How Print On Demand Works [Infographic]

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How Print on Demand works Infographic

In “Print On Demand: The biggest advance in publishing since Gutenberg,” we detailed the benefits of how print on demand books work for the independent author, and how digital printing hasn’t just leveled the playing field, but changed the nature of the game. It is now cost-effective to print books as needed, not relying on offset printers to churn out thousands of books to justify the fixed costs. We also pitch the value of BookBaby’s BookShop program, where independent authors are paid a 50 percent royalty for all printed book sales, the latest boon to our Print On Demand offering.

Now our designers have made this fun infographic that walks you through the seven steps of how Print On Demand works.

Print on Demand Infographic

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Read more on the BookBaby Blog about Print On Demand:

Print On Demand: Your Timeline To Maximize Book Sales
We have an unofficial mission statement around the BookBaby offices: “We make the little guy (or gal!) look big.” What does that mean? It’s really quite simple. We help our self-published authors from around the world create and publish a book that looks every bit as good as those produced by big-time authors from the large publishing houses.

Print On Demand: All You Need To Know About Book Pre-Sales
Every online book retailer has its own schedule and process for handling the ingestion of new books. Some are on a weekly schedule; others are on a monthly routine. Because this involves the shipment of a physical book, there is a lot of prep work involved for each store to set up an inventory number in its own store catalog database. As your book enters into the various systems, your listing will start appearing on retail websites around the globe. This is usually two to three weeks after you have finalized your files. Now starts your critical pre-sales period.

How To Use 100 Print Books To Promote Your Self-published Book [Infographic]
You’ve finished your novel, you’re ready to self publish, and you’re considering print books for promotion and giveaways. How many should you print? Make it an even 100 to start with!

BookShop and Your Print On Demand Success
BookBaby has expanded its POD program to better serve indie authors. In sum, our new program: pays authors more – 50% of their list price; pays authors fast – in just a few days; promises in-stock status 24/7/365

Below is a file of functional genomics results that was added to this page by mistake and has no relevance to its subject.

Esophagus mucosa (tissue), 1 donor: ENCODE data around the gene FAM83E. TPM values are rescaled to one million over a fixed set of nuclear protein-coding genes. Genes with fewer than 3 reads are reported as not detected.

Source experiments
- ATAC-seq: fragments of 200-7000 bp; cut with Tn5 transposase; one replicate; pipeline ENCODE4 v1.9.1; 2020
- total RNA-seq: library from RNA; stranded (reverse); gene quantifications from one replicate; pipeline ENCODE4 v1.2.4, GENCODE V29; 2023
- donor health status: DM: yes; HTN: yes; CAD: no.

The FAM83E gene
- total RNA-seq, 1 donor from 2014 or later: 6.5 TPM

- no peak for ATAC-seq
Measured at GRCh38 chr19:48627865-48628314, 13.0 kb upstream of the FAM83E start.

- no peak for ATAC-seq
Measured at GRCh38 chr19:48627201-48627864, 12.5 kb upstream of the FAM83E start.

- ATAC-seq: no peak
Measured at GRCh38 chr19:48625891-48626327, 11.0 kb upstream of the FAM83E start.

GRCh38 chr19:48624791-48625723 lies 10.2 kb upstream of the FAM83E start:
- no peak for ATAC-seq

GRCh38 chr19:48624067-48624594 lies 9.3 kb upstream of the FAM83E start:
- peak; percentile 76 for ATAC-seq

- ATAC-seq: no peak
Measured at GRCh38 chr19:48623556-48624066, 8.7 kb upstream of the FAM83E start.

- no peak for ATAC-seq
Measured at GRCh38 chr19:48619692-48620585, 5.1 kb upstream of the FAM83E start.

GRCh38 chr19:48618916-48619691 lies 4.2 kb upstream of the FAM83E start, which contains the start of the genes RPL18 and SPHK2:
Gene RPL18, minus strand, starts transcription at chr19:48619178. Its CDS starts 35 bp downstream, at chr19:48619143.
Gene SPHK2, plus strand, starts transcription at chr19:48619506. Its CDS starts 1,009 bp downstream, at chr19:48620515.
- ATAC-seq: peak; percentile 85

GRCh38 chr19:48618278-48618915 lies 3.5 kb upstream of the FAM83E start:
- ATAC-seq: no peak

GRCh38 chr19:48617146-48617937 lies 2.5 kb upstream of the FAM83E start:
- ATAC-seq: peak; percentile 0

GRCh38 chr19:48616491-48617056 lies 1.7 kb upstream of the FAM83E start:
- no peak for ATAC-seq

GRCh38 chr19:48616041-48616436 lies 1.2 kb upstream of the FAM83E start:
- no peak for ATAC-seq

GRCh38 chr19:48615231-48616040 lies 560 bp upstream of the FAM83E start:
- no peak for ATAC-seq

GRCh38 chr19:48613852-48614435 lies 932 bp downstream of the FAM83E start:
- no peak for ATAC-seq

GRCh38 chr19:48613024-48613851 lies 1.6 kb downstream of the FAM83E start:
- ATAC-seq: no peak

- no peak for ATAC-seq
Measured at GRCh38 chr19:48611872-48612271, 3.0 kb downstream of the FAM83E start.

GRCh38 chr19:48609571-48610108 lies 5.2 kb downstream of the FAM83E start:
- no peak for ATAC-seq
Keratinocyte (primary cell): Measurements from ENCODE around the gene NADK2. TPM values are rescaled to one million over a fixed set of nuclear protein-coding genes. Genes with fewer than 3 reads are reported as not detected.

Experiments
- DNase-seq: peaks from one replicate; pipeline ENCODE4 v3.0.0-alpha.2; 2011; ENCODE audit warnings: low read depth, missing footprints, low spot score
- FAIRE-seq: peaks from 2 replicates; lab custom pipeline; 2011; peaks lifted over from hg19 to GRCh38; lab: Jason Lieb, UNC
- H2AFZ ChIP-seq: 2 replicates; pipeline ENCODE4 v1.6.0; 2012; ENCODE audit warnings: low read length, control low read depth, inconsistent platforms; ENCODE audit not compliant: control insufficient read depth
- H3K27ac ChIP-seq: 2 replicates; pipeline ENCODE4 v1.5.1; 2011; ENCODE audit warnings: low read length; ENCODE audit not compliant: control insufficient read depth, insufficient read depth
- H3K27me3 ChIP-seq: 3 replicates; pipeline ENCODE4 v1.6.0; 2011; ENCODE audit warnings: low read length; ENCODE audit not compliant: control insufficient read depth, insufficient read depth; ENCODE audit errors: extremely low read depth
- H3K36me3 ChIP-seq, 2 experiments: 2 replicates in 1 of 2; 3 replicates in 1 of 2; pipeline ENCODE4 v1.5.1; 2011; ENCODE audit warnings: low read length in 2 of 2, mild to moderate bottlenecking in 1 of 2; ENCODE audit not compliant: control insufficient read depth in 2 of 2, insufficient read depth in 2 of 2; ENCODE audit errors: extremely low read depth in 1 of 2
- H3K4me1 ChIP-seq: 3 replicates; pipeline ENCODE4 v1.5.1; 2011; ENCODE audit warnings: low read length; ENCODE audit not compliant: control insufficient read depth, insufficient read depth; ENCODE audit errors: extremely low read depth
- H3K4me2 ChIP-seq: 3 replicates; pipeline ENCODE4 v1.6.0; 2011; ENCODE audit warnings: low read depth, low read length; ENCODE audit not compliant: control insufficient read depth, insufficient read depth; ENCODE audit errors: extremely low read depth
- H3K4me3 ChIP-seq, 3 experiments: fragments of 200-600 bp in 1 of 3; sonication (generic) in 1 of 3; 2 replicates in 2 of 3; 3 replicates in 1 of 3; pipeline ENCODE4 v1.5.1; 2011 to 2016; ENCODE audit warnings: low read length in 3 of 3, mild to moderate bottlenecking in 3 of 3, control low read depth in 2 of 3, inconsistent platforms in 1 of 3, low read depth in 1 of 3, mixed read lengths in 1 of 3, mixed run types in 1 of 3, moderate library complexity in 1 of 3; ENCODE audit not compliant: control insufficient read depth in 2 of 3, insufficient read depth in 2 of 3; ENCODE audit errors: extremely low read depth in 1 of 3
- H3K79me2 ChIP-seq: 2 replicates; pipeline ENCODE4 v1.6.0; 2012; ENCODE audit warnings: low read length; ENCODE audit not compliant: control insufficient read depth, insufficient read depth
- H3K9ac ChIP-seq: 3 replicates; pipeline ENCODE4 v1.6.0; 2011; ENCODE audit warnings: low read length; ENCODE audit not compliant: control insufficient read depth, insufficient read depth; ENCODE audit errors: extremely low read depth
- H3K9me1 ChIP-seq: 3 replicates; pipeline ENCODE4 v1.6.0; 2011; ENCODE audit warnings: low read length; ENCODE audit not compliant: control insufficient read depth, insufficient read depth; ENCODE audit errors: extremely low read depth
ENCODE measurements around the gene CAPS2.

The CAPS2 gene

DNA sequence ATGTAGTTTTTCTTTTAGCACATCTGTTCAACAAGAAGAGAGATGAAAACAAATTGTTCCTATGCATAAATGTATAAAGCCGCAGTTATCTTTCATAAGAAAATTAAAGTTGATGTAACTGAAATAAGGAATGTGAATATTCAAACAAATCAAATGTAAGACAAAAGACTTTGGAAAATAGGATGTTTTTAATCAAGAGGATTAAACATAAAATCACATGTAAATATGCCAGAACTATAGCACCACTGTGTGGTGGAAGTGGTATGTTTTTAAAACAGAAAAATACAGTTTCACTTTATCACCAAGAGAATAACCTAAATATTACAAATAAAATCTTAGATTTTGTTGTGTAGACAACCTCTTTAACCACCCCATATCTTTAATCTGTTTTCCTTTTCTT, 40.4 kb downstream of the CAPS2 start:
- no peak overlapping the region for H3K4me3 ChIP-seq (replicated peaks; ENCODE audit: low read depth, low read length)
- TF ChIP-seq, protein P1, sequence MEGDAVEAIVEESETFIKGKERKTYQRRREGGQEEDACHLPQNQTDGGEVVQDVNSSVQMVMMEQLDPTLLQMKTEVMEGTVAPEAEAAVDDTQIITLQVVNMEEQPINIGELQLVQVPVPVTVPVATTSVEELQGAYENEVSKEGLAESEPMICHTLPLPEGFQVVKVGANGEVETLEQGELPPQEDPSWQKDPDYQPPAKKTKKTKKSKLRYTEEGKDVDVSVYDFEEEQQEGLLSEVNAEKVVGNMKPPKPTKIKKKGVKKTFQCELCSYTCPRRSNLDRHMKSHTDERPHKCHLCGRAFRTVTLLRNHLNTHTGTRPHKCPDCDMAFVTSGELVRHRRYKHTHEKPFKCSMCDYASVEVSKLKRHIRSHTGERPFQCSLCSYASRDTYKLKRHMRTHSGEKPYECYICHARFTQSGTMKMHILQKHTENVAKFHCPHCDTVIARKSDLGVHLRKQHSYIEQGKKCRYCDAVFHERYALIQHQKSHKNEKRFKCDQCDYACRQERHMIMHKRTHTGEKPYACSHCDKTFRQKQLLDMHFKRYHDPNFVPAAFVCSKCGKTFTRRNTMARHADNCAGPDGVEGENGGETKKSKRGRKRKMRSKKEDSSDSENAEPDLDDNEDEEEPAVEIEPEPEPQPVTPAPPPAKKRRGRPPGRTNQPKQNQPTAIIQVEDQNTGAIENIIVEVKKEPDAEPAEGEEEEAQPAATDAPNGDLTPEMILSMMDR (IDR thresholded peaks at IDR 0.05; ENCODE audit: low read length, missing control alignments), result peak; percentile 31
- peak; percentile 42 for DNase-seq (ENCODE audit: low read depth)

Print-On-Demand

 

17 COMMENTS

  1. I self-published a book through Xlibris. As far as I know, I retain all rights.

    Would it be legal for you to publish that book, perhaps with a few changes, and perhaps a little cheaper?

    • Xlibris, in my past experience, holds the ‘rights’ to your book. However, you can buy back those rights and republish with your changes through BookBaby.

  2. Nice article, but none of it is any use to me. The big problem is ‘MARKETING’, of which you mention nothing. Without a clear, cost-effective way for self-publishers to reach millions of prospective readers, there is no sense in writing a book, in the first place.

    • I just write for the fun of it anyway… Maybe someday someone will read my books but that’s not my concern. Its just for the joy of writing… but marketing is a big problem and no one has any idea except spending more money to get it into the right reader’s hands…

    • I’m guessing it wasn’t there when you all commented but, if you scroll to to the top of the page, there is a pulldown menu labeled “How to Promote” which leads to their ways of addressing it.

    • One thing you will find even with traditional publishing is that in the age of social media the publisher actually makes you do most of the work. Why pay an army of marketers to market the 1000’s of books they publish annually when they can focus on their top 3 or 4 authors to earn them millions. In short attending a conference of writers In which there were several well known authors in attendance I was surprised to learn even these well known authors got very little marketing from their own publisher and needed to do the leg work themselves. Some publishers I approach even ask in your query letter submission form What are you going to do to sell your own book. Meaning if we are going to give you an advance, they want to know what YOU are going to do to SELL your own book. So here are my tips. A website with a blog. Instagram, Pinterest, Facebook and twitter. Have a website so all our outlets are linked to your website. Then promote yourself but try and do it in non overbearing ways. Like dont show up out of the blue and say Buy my book NOW! It’s awesome. Carve out a niche. If your a good writer with a Social Media presence you will be picked up by Traditional publishers at some point. The problem again becomes…even those demand YOU be your best Marketing supervisor.

  3. I have a multi-award book published on Createspace, which I have discovered prevents me from putting it into bookstores, etc. I have been told that if I pay Createspace to remove their ISBN and put my own on, purchased from Bowker, that I can then sell via major book warehouses such as Follett, Baker and Taylor, and Ingram Spark. Now Createspace tells me that it will still have to be printed via Createspace even if I make the ISBN change, so that my book will still not be sold via these book dealers. I want to get out from under the Createspace restrictions, which I was never informed of when I contracted with them. How can I resolve this dilemma? And I can use Bookbaby for my future books…

  4. I have written a book that closely follows a book published by Xlibris, print-on-demand, but has a different message, different title, and different strategy. Can I publish the new book on Bookbaby?

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